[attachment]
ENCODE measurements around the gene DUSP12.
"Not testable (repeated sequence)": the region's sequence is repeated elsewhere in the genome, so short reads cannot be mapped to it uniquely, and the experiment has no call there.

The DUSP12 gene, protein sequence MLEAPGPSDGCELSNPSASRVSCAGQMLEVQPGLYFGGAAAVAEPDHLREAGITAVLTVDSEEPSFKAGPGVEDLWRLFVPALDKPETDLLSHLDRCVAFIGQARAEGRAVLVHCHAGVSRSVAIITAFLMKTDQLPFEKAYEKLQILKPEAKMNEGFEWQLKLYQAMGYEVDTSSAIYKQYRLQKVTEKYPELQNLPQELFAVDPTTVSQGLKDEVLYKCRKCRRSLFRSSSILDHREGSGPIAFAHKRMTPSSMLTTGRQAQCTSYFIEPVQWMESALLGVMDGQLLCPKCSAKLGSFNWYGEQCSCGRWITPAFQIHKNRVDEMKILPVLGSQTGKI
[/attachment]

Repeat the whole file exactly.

ENCODE measurements around the gene DUSP12.
"Not testable (repeated sequence)": the region's sequence is repeated elsewhere in the genome, so short reads cannot be mapped to it uniquely, and the experiment has no call there.

The DUSP12 gene, protein sequence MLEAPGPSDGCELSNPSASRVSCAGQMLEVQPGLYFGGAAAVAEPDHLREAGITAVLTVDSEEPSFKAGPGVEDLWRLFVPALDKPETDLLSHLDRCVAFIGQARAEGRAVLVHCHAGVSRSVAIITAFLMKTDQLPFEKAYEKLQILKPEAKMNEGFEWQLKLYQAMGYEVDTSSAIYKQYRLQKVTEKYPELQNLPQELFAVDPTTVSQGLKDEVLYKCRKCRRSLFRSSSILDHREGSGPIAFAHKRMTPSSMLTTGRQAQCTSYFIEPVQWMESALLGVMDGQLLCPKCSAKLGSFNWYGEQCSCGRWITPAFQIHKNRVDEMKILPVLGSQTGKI